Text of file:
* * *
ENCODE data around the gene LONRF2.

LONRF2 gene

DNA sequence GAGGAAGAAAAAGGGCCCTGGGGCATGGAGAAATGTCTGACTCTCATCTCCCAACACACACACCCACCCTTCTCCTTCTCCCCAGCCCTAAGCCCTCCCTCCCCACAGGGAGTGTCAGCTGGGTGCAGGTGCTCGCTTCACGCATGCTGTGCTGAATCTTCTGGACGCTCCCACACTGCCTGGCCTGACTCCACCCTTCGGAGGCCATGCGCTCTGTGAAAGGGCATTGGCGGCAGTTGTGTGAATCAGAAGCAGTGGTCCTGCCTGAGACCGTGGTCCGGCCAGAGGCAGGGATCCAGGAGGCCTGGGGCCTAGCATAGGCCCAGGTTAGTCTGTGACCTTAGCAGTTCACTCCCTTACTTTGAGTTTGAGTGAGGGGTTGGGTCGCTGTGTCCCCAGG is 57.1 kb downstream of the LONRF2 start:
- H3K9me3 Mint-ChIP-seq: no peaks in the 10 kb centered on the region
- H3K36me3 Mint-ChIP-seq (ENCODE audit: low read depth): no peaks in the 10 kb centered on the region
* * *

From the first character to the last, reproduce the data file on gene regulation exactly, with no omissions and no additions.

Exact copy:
ENCODE data around the gene LONRF2.

LONRF2 gene

DNA sequence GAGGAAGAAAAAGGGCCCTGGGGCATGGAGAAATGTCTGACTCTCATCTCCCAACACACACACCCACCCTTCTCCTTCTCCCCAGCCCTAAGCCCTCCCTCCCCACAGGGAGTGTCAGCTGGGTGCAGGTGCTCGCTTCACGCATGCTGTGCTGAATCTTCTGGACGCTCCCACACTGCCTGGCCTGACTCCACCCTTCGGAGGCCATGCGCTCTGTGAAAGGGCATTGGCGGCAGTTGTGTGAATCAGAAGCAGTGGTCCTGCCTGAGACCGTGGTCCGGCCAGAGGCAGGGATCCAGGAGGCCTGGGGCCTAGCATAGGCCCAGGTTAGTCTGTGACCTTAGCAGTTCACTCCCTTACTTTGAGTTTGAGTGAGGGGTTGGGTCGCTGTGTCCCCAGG is 57.1 kb downstream of the LONRF2 start:
- H3K9me3 Mint-ChIP-seq: no peaks in the 10 kb centered on the region
- H3K36me3 Mint-ChIP-seq (ENCODE audit: low read depth): no peaks in the 10 kb centered on the region